The first edition of the newspaper is produced in a limited run of five copies. Following investigation and use, there may be a second edition at some future point in time – or space…
Meeting once a month, with Pat Califia‘s Macho Sluts as the next book up for discussion, this sounds like too much fun. We shall have to get ourselves down there, and if you’re London-based, why don’t you?
A wonderful night was had by all at Monday’s Book Club Boutique – the 10th – in Soho. Salena Godden, first lady of all that is cool and literary, put together an excellent evening focussing on the London Short Story.
First up was Will Ashon, author of Clear Water and Heritage, who read ‘Taking The Biscuit’, a strange office fantasy about a cruel yet accurate Hob-Nob. Yes. He was followed by Matthew de Abaitua, author of the excellent The Red Men, a novel you must read if you haven’t. Matthew’s unduly curtailed story took up the tale of North London’s Dinner Party Wars, a Ballardian exercise in gourmets and blunderbusses. We hope that the full version sees the light of day somewhere, some time, soon. Lana Citron rounded off the first half with a dirty poem and some musings from her first novel Sucker.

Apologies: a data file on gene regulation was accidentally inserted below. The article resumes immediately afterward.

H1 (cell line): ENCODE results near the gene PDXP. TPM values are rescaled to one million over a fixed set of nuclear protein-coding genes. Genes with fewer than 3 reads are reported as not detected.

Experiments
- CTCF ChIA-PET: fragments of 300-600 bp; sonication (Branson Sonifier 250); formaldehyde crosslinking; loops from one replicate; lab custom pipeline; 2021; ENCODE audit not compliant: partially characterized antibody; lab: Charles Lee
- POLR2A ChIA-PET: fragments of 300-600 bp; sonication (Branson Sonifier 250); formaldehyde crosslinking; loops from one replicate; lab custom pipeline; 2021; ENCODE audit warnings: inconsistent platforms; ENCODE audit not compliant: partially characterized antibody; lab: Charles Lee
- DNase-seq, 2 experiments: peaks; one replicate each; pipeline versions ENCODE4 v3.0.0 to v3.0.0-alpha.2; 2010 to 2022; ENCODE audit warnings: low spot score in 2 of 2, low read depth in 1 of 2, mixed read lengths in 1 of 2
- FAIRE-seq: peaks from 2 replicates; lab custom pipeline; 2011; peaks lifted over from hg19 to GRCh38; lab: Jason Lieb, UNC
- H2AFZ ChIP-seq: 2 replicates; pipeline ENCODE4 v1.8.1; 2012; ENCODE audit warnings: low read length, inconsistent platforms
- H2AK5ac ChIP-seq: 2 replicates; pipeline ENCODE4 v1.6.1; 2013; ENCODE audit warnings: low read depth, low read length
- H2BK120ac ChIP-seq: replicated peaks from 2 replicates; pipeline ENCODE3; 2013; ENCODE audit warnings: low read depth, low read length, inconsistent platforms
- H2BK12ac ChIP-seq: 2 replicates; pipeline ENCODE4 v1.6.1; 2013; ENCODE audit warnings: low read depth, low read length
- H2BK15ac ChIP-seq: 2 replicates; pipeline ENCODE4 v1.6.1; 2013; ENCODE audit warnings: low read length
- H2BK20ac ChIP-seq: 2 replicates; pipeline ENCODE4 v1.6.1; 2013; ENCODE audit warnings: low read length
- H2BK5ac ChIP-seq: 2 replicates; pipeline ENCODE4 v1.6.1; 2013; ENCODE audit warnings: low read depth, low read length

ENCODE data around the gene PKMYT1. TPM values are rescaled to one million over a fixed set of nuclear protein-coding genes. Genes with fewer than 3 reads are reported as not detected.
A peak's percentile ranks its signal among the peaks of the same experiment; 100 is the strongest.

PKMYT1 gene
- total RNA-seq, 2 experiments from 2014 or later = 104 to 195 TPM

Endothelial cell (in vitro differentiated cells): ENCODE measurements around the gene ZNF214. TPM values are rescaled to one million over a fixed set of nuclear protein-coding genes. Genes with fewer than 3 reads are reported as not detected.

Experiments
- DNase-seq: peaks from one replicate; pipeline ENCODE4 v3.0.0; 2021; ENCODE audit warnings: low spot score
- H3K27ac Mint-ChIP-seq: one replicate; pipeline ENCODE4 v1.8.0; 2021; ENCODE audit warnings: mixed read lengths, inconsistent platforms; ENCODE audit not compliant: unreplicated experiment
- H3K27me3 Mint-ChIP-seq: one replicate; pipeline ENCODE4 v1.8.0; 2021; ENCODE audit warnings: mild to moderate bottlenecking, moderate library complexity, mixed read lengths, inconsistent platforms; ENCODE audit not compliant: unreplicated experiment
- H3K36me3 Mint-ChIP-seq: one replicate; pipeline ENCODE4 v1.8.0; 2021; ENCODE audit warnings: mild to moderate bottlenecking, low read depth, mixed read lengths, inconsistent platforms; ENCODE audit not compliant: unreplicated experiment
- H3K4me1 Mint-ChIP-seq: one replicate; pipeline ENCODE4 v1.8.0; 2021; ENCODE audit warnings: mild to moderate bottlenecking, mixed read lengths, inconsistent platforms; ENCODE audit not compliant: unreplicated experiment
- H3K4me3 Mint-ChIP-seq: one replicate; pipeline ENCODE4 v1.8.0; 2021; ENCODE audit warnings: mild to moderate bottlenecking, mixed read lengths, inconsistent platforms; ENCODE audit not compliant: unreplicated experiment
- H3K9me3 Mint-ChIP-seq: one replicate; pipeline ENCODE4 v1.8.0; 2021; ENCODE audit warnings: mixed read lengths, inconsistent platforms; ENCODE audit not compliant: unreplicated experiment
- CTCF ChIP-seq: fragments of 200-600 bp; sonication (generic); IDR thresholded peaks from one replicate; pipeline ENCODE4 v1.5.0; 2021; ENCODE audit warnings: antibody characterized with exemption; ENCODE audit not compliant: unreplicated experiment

After the break it was the turn of Salena herself, as well as the night’s compére Tony White, reading from his steampunk short Albertopolis Disparu. Albertopolis was of course what I meant to write about when I wrote about Babbage last week, and you should track down a copy (or download it here [PDF]). Tony’s the author of old Bookkake favourite Foxy-T, as well as the even older favourites Satan! Satan! Satan!, Road Rage! and Charlie Uncle Norfolk Tango – and he edited Serpent’s Tail’s classic Britpulp! anthology, which pretty much got us into all this in the first place. It was that kind of night.
Finishing up was Mark Waugh, reading from Bubble Entendre, his new work for Stewart Home’s Book Works imprint Semina, and you can read the two of them in conversation here for an insight into what the hell is going on. We’re huge fans of Stewart’s ongoing Semina project – Bridget Penney’s Index was one of the highlights of last year – and we look forward to more to come.
Of course, none of that covers the beer drunk, but hey, we’ll just have to head back for future weekly installments, including but not limited to a Waugh vs. Fitzgerald Pink Gin Party, a beer bash for Bukowski, and The Queer Book Club Boutique for Gay Pride. See you there. (Take it away, Salena: …)